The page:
We love visiting botanic gardens anywhere we travel to. Wandering through the different climates and plant displays, especially glasshouses and ferneries (bigger the better), brings us joy and relaxation. But what exactly is the purpose of a botanical garden?
We’ve done some digging, and it didn’t take long for us to uncover a variety of definitions – in Australia it’s even defined in Federal legislation! Botanic Gardens Conservation International (BGCI) described a botanic garden as “… institutions holding documented collections of living plants for the purposes of scientific research, conservation, display and education.”
According to the National Parks and Wildlife Conservation ACT 1975 – Section 3, “botanic garden” means a scientific and educational institution the purpose of which is the advancement and dissemination of knowledge and appreciation of plants by:
- growing them in a horticultural setting; and
- establishing herbarium collections; and
- conducting research; and
- providing displays and interpretative services.
Other descriptions included requirements like a relatively permanent location, seed storage and information exchange with other botanic gardens, an underlying scientific basis, and being open to the public.
So, basically a library/museum for living plants of all kinds.
The Hanging Gardens of Babylon – a legendary series of tiered gardens and aqueducts that supposedly existed between 800-500BC in what is now Iraq – are arguably the earliest record of a public botanic garden that meets the modern definition. Many details of the gardens are lost, but artistic and written accounts suggest it was really something! Its mythical status arguably inspired many of the great gardens of history as well as those still around today.
Later, around 800AD, medieval physic gardens began to appear that championed the medicinal study, experimentation and application of herbs and plants. Physic gardens are considered one of the earliest forms of organised botanic study.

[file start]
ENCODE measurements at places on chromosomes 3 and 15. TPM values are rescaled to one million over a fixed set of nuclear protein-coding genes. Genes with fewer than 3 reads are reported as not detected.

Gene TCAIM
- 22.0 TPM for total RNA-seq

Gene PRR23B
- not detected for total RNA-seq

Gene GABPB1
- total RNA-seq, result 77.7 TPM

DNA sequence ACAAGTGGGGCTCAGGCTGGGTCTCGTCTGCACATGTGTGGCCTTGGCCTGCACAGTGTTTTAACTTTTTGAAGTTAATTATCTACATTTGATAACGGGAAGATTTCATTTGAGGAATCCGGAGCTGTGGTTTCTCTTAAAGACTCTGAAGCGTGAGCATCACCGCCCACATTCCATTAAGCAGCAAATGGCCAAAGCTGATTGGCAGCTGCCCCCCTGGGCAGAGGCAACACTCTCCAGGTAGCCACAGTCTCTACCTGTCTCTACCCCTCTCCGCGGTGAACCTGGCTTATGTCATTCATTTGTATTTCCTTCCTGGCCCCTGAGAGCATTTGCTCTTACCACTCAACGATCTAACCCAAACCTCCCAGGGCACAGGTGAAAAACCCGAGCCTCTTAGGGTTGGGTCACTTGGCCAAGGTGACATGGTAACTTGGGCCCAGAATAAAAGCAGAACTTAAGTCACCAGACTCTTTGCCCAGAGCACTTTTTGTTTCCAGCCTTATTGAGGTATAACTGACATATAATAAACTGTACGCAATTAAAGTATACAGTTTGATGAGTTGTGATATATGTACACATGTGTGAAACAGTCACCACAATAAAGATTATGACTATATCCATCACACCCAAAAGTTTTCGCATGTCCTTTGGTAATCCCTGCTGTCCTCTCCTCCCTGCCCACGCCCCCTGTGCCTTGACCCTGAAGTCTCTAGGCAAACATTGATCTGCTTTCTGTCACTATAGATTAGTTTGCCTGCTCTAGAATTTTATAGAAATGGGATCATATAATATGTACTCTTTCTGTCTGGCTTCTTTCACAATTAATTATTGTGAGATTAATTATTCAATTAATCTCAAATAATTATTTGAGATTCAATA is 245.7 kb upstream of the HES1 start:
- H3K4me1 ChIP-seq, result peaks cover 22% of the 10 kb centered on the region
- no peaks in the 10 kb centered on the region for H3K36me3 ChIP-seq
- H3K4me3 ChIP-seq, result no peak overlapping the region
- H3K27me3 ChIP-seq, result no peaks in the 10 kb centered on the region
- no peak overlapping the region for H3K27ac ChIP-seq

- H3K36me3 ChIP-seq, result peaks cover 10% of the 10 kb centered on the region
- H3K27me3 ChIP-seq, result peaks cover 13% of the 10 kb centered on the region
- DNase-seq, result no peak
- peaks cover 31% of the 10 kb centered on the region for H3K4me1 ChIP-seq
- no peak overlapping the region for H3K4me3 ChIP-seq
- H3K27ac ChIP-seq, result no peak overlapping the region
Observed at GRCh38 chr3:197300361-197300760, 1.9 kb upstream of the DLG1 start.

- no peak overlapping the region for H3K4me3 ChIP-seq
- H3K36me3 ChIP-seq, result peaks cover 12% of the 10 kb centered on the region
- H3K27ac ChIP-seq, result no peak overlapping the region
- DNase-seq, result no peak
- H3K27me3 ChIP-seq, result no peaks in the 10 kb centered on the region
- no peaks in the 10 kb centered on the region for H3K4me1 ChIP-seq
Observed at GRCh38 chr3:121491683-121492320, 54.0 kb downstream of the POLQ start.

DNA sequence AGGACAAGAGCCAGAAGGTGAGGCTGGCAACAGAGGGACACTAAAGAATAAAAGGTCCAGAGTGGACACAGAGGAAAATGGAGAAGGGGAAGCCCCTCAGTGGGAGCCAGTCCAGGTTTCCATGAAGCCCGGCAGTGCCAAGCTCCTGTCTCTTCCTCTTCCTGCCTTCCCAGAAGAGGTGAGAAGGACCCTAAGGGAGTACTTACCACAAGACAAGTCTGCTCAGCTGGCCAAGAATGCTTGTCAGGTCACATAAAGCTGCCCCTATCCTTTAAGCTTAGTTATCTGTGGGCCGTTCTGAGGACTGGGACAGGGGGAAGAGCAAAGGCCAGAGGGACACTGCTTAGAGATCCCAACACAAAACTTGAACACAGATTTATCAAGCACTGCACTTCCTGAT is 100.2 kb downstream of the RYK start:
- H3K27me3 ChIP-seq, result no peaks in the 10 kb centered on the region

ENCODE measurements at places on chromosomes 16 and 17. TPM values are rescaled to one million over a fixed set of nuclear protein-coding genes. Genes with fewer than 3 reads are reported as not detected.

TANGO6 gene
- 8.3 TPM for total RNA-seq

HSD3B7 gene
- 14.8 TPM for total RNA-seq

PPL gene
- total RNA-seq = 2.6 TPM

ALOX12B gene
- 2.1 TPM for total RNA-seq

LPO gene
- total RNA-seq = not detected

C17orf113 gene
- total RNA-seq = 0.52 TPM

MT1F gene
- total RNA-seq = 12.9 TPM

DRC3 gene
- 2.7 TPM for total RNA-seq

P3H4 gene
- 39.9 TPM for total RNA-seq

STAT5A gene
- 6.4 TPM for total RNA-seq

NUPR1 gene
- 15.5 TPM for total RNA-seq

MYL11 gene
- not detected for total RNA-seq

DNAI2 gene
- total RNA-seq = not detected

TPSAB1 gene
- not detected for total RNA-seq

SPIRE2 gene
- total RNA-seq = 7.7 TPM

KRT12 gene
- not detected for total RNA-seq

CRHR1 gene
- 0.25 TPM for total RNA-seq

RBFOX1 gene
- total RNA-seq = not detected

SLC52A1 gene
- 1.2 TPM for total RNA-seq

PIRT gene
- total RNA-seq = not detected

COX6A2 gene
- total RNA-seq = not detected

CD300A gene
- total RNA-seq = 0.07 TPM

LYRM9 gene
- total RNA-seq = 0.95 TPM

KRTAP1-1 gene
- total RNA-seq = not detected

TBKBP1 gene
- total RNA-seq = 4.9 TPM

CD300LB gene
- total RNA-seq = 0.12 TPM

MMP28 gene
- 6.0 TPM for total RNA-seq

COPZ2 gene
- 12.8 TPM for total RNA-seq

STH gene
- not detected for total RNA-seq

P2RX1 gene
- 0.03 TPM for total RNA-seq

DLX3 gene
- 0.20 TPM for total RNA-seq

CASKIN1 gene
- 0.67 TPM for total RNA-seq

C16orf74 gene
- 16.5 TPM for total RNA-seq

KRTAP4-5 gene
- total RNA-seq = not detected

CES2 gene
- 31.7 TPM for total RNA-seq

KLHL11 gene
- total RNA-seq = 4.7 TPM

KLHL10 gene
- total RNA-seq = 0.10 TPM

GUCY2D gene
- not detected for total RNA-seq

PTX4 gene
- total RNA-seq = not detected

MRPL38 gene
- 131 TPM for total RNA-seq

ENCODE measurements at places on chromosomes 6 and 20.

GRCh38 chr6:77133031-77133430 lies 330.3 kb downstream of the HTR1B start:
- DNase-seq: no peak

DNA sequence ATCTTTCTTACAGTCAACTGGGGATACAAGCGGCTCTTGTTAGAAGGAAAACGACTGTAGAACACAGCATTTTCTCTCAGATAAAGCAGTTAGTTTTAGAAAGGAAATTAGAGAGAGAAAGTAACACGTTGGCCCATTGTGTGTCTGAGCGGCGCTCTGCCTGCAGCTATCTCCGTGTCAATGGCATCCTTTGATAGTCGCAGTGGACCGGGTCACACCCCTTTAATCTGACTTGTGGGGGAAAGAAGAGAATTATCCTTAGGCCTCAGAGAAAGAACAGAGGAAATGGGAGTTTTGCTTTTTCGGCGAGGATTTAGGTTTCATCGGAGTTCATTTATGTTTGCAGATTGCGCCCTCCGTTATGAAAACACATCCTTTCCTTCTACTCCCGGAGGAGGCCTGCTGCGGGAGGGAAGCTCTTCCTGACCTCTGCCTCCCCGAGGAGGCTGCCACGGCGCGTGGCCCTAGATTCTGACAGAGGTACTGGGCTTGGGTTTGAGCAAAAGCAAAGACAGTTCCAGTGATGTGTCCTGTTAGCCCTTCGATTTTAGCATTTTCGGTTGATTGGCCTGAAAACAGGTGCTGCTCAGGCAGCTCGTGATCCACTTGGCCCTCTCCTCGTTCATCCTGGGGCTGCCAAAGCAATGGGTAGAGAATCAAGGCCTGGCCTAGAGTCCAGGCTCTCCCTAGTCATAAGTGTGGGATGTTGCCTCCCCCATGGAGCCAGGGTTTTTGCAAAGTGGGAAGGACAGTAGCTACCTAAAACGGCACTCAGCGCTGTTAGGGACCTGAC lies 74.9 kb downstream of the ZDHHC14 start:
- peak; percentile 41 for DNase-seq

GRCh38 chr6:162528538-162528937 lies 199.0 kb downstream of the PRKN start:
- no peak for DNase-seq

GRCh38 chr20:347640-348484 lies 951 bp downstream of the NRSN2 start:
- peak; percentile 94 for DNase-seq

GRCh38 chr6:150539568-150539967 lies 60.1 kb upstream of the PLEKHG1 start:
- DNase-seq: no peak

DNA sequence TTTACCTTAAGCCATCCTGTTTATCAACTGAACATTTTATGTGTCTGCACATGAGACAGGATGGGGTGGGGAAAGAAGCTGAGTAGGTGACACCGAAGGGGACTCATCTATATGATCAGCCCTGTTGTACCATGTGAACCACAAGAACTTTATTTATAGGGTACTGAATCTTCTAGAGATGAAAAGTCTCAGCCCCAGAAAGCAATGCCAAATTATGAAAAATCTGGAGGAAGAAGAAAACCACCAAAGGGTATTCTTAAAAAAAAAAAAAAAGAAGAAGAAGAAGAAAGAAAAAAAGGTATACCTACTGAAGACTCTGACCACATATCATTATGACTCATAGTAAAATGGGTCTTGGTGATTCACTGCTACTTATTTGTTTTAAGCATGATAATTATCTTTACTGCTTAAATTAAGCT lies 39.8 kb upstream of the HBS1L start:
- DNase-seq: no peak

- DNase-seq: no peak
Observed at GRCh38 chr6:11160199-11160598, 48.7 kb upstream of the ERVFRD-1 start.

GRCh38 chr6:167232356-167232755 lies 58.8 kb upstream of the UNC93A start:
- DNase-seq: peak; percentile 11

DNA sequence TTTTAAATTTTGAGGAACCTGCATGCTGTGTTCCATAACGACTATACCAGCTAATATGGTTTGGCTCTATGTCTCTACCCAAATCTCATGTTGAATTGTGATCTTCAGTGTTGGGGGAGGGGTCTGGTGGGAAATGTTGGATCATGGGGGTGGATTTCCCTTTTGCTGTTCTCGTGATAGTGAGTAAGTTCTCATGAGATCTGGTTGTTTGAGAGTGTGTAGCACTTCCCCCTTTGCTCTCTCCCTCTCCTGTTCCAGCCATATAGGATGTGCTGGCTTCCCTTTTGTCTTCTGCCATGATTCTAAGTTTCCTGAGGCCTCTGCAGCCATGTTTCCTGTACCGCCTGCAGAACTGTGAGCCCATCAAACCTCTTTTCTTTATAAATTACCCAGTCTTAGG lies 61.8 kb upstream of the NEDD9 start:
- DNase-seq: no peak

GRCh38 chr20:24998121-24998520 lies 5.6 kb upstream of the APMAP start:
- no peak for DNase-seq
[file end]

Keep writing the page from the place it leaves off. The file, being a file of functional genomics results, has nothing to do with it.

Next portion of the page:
Modern botanic gardens
The origins of the modern style we enjoy today can be traced back to Renaissance Italy where the botanic science began to bloom in the 16th century. Botanic gardens were typically attached to a university and “apothecaries” (physicians, of sorts) would lecture students about different plants. The oldest botanic garden still in existence in its original location is the Orto Botanico di Padova, Italy, which is home to the Goethe Palm, planted in 1585.
Botanic gardens spread throughout Europe, Asia and America during the 17th century as places of scientific study and wonder. Carl Linnaeus’s binomial nomenclature for naming organisms was also published around this time. In the 18th and 19th century, botanical gardens became tools of colonisation by the British Empire in particular, as they explored Southeast Asia and the Pacific in what is considered the last mass introduction of new species.
One of the most famous botanic gardens is Kew Gardens in London’s Covent Garden, dating back to 1772. It has over 50,000 different plant specifies and has influenced many other gardens, including the Royal Botanical Gardens in both Sydney and Melbourne which contain plants propagated from Kew Gardens.
Today there are over 1,800 botanic gardens worldwide, and over 140 in Australia alone.
Botanic gardens are vital to preserving and celebrating plants from around the world. They can teach us so much in a single visit, while obviously providing soothing recreation at the same time.
Isn’t it time you spent more time in your nearest botanic garden? Check our nursery finder to find your closest Plant Life Balance-accredited nursery.